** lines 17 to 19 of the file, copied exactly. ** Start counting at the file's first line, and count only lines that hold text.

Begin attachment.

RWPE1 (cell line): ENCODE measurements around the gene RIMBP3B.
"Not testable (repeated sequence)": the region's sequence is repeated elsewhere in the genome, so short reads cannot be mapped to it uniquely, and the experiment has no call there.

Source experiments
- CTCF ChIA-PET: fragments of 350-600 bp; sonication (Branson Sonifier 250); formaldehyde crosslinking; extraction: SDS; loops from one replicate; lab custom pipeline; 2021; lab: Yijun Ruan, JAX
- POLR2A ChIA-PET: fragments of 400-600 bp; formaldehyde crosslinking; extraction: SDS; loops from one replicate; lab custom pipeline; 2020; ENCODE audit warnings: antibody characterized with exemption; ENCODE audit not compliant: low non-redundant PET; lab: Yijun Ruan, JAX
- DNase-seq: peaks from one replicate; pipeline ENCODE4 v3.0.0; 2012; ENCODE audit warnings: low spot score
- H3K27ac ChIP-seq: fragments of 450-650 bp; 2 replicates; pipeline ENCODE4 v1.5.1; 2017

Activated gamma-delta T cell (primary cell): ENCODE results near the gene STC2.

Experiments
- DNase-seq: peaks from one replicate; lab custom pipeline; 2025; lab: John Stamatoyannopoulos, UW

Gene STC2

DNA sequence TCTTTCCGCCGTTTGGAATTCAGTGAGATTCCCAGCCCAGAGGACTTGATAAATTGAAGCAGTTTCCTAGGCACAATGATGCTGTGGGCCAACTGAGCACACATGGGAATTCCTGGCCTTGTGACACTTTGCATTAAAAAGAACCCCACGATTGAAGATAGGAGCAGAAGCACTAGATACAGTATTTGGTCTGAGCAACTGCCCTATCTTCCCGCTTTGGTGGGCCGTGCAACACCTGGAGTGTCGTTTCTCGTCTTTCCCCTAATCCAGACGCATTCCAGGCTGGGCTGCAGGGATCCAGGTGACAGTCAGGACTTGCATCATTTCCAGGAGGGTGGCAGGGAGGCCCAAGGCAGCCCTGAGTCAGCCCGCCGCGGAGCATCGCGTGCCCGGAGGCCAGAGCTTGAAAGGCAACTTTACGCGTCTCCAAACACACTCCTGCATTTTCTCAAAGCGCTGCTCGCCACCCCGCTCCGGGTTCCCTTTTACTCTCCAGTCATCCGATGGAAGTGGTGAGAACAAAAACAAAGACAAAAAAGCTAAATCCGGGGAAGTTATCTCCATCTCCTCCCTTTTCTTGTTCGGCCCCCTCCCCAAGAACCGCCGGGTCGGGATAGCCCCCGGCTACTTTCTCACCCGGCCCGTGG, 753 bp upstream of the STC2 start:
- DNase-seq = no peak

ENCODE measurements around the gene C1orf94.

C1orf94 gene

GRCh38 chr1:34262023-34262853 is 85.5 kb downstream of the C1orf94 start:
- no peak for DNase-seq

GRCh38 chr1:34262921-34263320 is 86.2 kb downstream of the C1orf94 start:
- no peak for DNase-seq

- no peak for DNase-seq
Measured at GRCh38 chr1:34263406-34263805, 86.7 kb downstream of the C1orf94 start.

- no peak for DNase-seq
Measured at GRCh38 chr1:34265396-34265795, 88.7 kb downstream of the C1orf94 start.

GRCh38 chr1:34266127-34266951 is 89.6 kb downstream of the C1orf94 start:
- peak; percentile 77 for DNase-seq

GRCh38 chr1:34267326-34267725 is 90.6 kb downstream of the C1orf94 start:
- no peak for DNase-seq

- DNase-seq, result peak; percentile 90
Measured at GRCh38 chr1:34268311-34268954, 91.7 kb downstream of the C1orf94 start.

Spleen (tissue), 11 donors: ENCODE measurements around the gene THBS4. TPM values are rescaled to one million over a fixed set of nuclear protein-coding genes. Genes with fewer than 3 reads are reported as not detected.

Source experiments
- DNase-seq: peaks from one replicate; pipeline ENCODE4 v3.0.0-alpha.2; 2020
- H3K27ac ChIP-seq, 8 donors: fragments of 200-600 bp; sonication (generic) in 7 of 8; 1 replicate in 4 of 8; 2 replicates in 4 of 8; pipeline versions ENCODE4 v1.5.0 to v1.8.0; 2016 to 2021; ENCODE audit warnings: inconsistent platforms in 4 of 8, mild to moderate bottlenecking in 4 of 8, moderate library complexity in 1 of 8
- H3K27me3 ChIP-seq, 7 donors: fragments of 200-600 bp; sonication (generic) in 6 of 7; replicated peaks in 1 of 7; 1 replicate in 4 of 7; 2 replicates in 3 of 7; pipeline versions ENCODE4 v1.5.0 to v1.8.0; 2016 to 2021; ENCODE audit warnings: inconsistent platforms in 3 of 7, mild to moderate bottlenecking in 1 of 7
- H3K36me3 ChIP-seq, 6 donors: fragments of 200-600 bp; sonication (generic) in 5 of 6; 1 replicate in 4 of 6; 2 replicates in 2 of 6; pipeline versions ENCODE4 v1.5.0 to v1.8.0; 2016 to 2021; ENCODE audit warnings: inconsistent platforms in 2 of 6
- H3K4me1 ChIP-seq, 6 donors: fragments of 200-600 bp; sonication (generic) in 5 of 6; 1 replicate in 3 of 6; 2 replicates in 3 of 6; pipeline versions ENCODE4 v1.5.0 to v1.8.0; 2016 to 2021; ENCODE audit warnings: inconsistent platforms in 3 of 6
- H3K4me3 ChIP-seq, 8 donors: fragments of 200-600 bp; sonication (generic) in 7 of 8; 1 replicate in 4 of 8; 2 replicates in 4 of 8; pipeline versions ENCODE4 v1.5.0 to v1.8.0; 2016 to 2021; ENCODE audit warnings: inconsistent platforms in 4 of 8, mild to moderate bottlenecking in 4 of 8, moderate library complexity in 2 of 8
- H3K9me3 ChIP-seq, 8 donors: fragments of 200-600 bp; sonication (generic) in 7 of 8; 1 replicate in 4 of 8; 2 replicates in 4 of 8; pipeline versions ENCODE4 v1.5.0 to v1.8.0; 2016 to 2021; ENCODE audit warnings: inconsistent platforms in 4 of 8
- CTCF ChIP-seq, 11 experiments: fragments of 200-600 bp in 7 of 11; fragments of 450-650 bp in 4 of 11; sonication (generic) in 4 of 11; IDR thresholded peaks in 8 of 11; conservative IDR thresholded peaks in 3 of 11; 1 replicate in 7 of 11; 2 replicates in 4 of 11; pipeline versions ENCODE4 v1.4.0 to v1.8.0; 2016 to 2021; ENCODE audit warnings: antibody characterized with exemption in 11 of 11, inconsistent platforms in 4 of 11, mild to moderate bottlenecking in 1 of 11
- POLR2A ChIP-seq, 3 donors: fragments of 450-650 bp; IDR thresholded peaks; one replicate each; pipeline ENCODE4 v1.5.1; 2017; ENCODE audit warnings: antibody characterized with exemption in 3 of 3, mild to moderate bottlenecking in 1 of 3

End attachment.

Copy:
- no peak for DNase-seq

GRCh38 chr1:34262921-34263320 is 86.2 kb downstream of the C1orf94 start:
- no peak for DNase-seq